“Can you guys name something that lasts forever?” Pete readied his marker with an enthusiasm that bordered on parodic. He was one of the “cool” youth leaders. Even at that age, I knew the type—so wrapped up in his persona he’d deluded himself into believing he’d earned the class’s collective admiration. He twisted his purity ring nervously, waiting for a response.
A gentle rumble passed through our cross-legged throng of six-year-olds.
“Anyone?” Pete goaded. “Come on, there are no wrong answers here.”
I feigned fascination with the posters that adorned the walls.
Jesus is my superhero!
Let us love one another, for love comes from God.
There is a hole in us that only God can fill.
If I had a choice, I would’ve been anywhere but that carpeted gymnasium that smelled vaguely of sour milk. I gazed at the rickety air hockey tables Saint Daniel’s Parish had set up in a sad attempt to appeal to my lost generation. If I had a choice, I would’ve been tucked in the familiar darkness of my basement, lambasting the skulls of my enemies. I sighed contentedly as I envisioned the thousands of corpses lying in my wake, flooding the battlefield with an impossible deluge of pixilated blood.
At last, a brave hand ventured into the air. “A rock. You know, one of those really big ones,” the kid said, practically out of breath.
A murmur of agreement rolled through the group.
“Ok: really big rock,” Pete jotted it down, holding back a stream of objections ranging from erosion to the universe’s inevitable demise at the hands of heat death. “What else?”
My companions’ brows furrowed in an unprecedented display of concentration. I even caught myself forming a tentative answer or two.
A second hand shot up expectantly. “Schick Quattro Titanium Blades—the longest lasting razorblades on the market,” he straightened his spectacles in a triumphant flourish.
“Ok…” Pete humored him, holding back from the softball known as “rust” with all his might. “How about you, over there?”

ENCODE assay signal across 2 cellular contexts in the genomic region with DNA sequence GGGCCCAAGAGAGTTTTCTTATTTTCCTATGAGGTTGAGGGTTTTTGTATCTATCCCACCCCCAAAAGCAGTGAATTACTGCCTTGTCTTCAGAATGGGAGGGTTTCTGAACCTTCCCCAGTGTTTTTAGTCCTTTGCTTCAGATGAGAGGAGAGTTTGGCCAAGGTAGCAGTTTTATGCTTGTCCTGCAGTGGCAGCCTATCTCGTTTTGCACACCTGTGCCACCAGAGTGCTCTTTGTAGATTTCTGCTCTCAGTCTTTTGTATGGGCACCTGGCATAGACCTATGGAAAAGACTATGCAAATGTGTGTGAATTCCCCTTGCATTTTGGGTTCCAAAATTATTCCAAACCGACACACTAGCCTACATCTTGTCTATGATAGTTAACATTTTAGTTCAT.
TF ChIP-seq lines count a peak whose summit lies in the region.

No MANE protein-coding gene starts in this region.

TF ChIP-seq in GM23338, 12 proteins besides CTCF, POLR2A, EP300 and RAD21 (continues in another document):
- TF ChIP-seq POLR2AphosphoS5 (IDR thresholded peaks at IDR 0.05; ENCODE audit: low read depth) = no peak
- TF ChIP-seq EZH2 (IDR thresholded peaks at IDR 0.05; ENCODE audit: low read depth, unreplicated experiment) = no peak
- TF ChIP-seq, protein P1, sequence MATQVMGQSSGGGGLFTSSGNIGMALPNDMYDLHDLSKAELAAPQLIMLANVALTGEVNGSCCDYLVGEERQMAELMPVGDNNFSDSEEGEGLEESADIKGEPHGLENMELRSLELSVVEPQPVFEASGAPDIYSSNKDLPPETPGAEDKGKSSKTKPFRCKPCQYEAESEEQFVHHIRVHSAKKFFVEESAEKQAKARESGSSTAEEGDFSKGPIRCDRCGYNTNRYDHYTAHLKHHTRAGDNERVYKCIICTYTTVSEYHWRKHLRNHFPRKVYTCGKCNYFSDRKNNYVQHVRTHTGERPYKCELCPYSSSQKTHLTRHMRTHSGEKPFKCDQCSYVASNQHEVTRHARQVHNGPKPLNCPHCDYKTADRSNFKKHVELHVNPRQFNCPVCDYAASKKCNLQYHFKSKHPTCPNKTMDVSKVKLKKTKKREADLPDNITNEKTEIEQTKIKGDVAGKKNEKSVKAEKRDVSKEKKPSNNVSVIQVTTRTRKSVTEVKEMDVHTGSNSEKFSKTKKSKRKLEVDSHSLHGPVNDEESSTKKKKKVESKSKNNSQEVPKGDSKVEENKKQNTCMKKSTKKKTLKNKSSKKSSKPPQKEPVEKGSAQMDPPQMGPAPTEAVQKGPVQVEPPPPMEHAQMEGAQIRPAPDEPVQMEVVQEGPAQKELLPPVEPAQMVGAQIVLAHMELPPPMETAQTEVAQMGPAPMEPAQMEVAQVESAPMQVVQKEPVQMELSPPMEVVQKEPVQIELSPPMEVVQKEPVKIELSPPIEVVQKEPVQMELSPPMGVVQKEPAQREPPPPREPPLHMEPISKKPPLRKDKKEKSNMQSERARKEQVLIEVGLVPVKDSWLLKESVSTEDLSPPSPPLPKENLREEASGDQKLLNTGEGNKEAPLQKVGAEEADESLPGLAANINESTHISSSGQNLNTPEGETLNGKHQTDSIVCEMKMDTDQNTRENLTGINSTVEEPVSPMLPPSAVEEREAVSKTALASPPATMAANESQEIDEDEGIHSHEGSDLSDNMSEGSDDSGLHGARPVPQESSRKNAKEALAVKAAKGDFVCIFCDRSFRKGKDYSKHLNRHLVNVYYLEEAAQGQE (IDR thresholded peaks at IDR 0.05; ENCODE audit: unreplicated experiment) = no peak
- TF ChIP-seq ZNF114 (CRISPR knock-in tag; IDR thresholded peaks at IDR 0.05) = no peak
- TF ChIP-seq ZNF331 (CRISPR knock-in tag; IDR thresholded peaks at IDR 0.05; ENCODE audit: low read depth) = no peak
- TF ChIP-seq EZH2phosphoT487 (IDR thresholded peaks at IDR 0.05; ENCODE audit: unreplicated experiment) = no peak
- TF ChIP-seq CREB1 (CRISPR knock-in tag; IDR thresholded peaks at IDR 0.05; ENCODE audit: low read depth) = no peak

“A good pair of jeans.”
“Alright, alright. I think we’ve established the durability of denim,” Pete pinched the bridge of his nose. “Can anyone think of something that’s a little more… eternal?”
The room fell silent. I turned my attention to the morning sunlight, glimmering through the gnarled branches of an apple tree.
“Anyone at all?”
In what constituted a B-movie performance at best, Pete leaned forward and cupped his ear, “Oh, I think I heard someone say something in the back!”
Our heads turned in unison, searching for the source of the alleged comment.
“What’s that?” Pete furrowed his pimpled brow, feigning concentration. “Your soul? Why, that’s an excellent answer!” He emphatically scrawled the word on the poster board, a big purple vein snaking through his neck. He stepped back for a moment, giving us a chance to absorb it.
“Ok, I think that’s enough for now. Who wants to watch some Veggie Tales?”
At the time, I didn’t think much of the exercise. It was just another obstacle in the way of my daily dose of high fructose corn syrup and pornographic violence. But now, as I feel the clock ticking away in my mid-thirties—my rosary growing heavier with each passing second—I comprehend the significance of the moment. The way Pete stepped back and allowed us to stumble headfirst into the biting truth of mortality. The way he dangled that four-letter word above us, like a table scrap to a pack of mongrels.
Derek Andersen is an Illinois Wesleyan alum, working as a copywriter in Chicago. His stories and poems have appeared or are forthcoming in Ghost Parachute, STORGY, Riggwelter, X-R-A-Y, and on WinningWriters.com. You can follow him on Twitter @DerekJAnd.